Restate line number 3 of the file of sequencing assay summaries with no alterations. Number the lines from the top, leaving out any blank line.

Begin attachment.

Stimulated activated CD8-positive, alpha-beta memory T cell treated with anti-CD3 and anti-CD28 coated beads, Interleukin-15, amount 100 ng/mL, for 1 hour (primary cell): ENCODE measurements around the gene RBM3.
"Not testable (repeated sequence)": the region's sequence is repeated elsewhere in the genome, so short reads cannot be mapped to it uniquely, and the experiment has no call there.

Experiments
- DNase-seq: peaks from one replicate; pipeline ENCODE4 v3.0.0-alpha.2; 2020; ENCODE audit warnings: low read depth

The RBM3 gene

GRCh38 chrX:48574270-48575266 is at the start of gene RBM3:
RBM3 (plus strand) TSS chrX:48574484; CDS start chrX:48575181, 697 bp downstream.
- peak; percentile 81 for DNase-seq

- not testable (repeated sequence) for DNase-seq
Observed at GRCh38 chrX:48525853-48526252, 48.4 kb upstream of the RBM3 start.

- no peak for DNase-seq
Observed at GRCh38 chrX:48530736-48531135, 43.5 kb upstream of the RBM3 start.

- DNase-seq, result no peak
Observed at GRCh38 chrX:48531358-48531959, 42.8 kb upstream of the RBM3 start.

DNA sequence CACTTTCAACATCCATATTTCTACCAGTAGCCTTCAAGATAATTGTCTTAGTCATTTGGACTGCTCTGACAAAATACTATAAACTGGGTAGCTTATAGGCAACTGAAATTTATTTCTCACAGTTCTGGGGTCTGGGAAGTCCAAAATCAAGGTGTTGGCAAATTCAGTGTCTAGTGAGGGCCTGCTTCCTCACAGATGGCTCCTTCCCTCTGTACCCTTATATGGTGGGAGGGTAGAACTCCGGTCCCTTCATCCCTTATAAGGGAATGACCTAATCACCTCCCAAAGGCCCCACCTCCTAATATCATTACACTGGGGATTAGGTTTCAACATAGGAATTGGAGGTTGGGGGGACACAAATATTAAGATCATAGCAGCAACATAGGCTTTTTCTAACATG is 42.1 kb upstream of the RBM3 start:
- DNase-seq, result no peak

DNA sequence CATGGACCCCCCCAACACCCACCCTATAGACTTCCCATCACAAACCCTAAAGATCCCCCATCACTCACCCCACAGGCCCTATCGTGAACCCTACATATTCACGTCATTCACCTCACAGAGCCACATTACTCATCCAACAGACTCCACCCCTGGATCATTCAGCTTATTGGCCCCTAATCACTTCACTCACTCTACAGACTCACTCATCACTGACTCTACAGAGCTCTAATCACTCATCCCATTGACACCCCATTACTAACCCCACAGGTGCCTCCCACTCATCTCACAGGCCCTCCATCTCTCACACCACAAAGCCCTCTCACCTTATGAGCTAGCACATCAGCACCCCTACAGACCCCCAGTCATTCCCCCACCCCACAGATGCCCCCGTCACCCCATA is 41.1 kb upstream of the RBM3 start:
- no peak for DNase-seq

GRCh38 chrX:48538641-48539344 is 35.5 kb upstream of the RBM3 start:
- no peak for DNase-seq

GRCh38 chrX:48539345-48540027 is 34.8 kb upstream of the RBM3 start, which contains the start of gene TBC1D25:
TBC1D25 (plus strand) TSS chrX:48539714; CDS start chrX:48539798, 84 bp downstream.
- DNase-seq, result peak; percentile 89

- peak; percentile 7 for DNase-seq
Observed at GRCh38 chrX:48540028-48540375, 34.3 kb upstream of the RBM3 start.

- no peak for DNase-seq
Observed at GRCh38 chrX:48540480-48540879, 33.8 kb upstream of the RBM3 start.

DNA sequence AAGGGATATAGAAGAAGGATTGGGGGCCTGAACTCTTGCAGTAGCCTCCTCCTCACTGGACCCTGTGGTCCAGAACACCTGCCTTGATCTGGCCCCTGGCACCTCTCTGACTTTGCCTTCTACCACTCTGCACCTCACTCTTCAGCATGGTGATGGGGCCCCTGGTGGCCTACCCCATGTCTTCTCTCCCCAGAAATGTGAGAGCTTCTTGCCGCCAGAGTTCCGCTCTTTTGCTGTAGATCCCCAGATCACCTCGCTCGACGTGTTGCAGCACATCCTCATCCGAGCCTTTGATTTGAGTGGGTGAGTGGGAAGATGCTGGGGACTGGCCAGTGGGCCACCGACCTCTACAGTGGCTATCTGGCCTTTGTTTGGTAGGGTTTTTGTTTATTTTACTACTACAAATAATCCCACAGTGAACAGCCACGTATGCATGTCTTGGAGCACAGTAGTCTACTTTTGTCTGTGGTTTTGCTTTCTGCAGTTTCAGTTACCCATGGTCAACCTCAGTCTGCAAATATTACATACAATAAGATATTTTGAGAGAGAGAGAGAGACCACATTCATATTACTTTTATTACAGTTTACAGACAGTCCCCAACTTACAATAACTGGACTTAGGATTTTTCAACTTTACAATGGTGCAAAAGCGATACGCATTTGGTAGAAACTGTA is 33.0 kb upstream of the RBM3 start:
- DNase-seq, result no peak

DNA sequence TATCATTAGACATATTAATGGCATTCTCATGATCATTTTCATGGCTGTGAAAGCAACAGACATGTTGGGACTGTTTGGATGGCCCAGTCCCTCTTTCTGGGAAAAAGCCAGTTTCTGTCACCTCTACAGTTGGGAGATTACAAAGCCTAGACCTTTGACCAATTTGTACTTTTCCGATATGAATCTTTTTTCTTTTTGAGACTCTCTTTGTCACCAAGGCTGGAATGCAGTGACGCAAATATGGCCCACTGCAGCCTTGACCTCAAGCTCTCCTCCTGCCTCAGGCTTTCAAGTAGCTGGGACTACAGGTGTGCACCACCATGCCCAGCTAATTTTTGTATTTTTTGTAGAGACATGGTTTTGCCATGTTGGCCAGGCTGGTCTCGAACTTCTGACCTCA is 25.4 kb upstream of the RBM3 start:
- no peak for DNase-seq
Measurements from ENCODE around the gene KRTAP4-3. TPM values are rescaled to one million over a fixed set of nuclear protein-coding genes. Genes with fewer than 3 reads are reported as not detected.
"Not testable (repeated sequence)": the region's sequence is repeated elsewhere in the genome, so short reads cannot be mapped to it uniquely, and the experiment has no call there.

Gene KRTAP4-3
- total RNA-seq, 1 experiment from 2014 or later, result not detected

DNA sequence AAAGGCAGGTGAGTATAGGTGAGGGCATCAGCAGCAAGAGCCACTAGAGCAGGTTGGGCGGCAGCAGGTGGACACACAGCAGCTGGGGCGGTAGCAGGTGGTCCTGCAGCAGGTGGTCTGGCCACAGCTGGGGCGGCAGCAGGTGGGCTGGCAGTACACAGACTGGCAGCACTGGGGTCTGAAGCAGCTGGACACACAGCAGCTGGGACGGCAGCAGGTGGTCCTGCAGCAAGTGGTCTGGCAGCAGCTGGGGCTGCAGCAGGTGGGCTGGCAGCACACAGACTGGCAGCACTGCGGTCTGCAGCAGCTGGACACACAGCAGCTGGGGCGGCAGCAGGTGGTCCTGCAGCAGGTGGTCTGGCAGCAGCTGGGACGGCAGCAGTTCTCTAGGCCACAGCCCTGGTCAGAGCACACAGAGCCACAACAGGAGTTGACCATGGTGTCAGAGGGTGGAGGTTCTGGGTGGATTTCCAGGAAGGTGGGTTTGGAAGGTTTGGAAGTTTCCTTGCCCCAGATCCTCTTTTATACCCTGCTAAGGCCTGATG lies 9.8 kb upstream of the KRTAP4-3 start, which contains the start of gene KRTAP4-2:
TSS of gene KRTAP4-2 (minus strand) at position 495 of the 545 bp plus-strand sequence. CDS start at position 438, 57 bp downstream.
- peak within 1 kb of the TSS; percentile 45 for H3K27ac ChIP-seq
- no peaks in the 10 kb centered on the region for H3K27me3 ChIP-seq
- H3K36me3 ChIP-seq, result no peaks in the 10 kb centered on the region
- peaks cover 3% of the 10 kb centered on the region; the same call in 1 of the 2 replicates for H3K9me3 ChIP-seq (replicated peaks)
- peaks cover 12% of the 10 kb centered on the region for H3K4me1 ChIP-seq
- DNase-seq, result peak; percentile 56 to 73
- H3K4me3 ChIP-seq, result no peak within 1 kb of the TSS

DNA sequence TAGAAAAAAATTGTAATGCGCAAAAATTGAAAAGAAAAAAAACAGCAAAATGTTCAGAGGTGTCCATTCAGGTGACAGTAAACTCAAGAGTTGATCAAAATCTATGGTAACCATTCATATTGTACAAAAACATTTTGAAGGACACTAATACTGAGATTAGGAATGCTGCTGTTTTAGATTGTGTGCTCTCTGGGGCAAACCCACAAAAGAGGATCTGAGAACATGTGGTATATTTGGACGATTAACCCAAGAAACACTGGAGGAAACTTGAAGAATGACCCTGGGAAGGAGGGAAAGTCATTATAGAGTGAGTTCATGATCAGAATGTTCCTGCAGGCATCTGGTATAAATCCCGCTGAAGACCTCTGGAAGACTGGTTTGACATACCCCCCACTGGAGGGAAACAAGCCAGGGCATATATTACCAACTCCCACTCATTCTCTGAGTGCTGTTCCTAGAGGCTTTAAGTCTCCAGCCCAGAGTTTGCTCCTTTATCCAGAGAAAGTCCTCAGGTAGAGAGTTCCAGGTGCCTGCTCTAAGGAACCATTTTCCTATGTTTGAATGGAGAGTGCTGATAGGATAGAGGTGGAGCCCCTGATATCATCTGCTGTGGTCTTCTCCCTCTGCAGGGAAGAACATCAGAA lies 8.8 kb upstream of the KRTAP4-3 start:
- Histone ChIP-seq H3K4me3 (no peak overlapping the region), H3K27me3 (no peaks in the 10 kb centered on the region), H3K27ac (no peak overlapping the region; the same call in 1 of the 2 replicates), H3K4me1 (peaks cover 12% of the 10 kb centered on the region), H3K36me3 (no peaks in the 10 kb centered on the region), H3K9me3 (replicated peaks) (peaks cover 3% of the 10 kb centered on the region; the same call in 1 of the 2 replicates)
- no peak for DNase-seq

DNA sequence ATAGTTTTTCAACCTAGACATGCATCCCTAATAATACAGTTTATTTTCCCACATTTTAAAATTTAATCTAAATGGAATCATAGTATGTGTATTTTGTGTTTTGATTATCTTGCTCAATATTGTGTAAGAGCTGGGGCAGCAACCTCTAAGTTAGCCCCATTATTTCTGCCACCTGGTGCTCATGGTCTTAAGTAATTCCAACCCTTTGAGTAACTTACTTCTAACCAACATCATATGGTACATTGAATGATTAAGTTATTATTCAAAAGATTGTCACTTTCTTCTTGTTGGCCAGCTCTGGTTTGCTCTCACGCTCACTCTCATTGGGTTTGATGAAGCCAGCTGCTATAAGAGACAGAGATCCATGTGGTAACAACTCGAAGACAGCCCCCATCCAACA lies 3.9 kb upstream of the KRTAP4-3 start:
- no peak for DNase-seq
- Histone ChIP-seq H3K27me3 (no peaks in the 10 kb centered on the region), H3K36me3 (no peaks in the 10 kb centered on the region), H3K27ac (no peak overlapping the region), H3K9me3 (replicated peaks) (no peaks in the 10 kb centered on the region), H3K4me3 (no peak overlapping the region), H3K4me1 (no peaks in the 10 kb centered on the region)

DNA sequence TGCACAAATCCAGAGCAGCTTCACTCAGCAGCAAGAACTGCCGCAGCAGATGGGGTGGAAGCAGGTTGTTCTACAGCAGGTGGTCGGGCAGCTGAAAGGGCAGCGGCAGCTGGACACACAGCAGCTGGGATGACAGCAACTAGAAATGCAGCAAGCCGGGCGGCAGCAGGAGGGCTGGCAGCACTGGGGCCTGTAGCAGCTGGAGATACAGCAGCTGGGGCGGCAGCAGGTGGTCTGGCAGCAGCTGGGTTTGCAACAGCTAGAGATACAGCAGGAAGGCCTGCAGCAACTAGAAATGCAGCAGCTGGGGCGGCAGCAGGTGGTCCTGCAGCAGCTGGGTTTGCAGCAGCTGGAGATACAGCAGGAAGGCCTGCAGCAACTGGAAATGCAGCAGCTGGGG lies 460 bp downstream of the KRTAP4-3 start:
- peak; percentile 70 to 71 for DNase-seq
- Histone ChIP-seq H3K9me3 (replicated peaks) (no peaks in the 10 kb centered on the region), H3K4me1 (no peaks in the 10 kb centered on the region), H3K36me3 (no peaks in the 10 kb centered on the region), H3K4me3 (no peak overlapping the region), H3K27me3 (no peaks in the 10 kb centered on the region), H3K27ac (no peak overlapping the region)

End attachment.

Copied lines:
Experiments